With respect to the household duties and childrearing responsibilities, women were pondering what Betty Friedan in her 1963 book, The Feminine Mystique, referred to as the silent question – “Is this all?”
The women’s liberation movement that began in the 1960s and continued into the early 1980s, also known as second-wave feminism, was instrumental in shaping the mind frame of an upcoming generation of young women. The media’s use of magazines, music, television and movies created an image of what a liberated, successful woman should be. This ideal woman was depicted as breaking free from the stereotypical role of the suburban stay-at-home wife and mother. The message was that women are intelligent human beings and deserve equality in the workforce. After all, why should a woman be limited to mundane household tasks when she is capable of so much more?
Having been born in 1966, I found myself, along with multitudes of other females growing up during that time, following the agenda that was set before us. The script we were handed went like this. Take college prep courses in high school and then attend a university to earn a degree. Delay marriage as you will probably drop out of college if you don’t. After achieving your degree, get started in your career field. If you desire to marry now, that is fine, but don’t give up your career as to be only a housewife would be demeaning and a waste of your hard-earned education. Besides, a two-income household will allow you to be able to afford some of the luxuries in life and, in an uncertain world, there is no need to put yourself in a position of financial dependence on a man. Devote at least a few years to becoming established in your profession before considering having children. If children are a part of your plan, there are daycares ready to tend to your babies so that you can be the successful career woman who has it all.
I followed the script. I graduated from college with a Bachelor of Science Degree in business and started a professional position in a company of nearly 20,000 employees in 1989. With these steps now complete, I married a wonderful man who has been my faithful, loving husband for over 28 years. After a few years, we had a new home built. I continued gaining valuable job experience that allowed me to work with national accounts. We had our first child. Ours was a healthy family with no financial concerns.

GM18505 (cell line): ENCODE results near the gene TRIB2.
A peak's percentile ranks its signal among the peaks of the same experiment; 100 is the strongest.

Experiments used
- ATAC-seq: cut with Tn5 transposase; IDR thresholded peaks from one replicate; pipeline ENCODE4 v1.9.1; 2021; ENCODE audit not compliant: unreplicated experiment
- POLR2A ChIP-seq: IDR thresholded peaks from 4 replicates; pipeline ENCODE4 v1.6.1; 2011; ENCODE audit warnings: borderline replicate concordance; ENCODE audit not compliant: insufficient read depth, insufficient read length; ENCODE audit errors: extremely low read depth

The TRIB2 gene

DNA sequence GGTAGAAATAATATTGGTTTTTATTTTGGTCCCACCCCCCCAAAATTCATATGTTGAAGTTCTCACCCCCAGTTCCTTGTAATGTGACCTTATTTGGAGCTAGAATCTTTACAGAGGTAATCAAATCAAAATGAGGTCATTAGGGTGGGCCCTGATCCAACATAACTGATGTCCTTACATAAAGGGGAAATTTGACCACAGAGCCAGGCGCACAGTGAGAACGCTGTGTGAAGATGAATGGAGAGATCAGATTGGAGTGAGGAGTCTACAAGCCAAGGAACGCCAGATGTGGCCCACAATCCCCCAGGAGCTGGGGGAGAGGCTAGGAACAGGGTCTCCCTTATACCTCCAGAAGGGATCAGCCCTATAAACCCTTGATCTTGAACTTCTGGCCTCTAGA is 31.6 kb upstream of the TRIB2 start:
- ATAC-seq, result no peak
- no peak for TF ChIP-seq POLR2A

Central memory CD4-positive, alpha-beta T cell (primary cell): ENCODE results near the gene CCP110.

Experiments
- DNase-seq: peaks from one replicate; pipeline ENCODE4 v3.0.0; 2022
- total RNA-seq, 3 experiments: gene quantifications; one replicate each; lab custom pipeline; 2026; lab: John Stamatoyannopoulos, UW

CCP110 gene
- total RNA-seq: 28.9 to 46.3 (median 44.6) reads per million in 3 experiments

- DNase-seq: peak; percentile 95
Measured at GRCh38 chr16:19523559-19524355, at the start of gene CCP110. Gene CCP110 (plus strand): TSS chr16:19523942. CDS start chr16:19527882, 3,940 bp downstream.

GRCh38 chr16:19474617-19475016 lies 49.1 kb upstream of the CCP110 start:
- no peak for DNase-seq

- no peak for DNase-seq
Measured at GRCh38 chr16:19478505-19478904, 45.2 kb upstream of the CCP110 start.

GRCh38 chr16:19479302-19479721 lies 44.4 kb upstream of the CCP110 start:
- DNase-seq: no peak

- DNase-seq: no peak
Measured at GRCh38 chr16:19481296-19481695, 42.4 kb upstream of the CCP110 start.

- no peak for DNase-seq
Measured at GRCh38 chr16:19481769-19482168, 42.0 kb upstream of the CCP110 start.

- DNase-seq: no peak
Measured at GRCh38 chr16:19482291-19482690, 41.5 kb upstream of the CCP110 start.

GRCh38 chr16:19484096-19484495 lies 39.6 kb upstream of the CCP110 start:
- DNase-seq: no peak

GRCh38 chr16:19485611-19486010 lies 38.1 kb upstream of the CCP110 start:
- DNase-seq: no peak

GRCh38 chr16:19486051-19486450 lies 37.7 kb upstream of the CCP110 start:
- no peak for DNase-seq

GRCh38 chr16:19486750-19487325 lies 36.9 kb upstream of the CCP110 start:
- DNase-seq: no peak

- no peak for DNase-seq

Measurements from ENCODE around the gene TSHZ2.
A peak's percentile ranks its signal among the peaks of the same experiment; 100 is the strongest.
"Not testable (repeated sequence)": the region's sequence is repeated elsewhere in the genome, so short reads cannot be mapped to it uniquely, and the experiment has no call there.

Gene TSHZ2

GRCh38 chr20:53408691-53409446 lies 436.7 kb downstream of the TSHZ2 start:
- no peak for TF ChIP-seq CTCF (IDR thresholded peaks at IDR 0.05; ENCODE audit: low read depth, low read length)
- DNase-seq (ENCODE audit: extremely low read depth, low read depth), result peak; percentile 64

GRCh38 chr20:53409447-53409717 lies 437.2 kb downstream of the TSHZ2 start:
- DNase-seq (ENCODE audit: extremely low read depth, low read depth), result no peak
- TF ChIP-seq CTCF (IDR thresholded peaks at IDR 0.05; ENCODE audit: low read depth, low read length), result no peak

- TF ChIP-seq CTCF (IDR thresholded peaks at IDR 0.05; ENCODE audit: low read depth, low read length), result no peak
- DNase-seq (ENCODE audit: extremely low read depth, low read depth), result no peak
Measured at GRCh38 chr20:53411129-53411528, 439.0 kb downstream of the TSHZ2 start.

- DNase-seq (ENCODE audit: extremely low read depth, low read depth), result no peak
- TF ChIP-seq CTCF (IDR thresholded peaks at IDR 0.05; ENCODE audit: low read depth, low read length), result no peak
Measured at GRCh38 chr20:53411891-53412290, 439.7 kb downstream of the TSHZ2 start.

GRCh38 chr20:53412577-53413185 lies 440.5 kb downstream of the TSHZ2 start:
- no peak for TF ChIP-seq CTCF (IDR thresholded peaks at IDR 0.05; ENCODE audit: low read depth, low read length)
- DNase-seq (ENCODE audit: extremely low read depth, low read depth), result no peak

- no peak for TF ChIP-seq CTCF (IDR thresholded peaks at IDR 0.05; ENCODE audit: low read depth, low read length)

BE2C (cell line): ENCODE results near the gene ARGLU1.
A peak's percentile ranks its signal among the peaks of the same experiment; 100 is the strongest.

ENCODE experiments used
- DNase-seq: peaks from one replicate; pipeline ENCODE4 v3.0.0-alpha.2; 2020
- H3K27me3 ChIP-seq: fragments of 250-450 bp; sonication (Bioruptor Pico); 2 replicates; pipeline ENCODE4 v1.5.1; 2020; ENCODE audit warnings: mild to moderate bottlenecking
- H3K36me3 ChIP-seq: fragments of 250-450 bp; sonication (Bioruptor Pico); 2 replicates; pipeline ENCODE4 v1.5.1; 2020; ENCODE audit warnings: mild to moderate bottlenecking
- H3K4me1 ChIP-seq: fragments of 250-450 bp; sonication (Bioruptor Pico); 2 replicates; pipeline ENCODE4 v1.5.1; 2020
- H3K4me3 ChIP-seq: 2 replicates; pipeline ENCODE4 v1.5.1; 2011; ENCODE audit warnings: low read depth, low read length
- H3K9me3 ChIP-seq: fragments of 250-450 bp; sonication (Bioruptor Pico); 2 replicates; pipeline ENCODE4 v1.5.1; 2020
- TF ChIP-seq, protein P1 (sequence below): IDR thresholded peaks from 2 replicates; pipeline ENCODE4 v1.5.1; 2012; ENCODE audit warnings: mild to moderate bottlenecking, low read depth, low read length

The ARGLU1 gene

It might appear picture perfect, yet I found myself asking the same question the unfulfilled housewives of the 1960s asked – “Is this all?” How could I have followed the agenda so carefully yet be left with a feeling of emptiness and a yearning for something that I could not even identify?
Many women endeavoring to balance the roles of wife, mother, and career have expressed feelings of frustration, guilt, and regret, not to mention physical exhaustion. Frustration in feeling that everything is not done as well as they would like. For some, guilt over missing out on time spent with their children who grew up and moved out so quickly. For others, regret over delaying having children until they missed out on the opportunity to experience motherhood. Now we even hear of women who are publicly stating regret that they ever had children! The real regret should be recognizing that, as a society, we have been conditioned to believe that a career and material possessions offer greater fulfillment than marriage and motherhood.
If college degrees, careers in business, medicine, law and politics and substantially larger incomes provide women the liberation and fulfillment they desire, why then do they seem more discontent than ever? Why do we see staggering divorce rates, debt at unprecedented levels, and increasing use of antidepressants, especially by women? Years ago when traditional God-given roles for husbands and wives were honored, we did not see such things.
In spite of all the negative things we see, the good news is that the church of God has the solution. Men can again fill their rightful place as the provider for their families. Women can assume their role in the home, having gained the understanding that it does not take a career to be satisfied or to define who they are as women. Good mothers will find it necessary to have a diverse skill set to take children from infancy to adulthood. Living in accordance with God’s plan will produce a fulfilling experience for the whole family.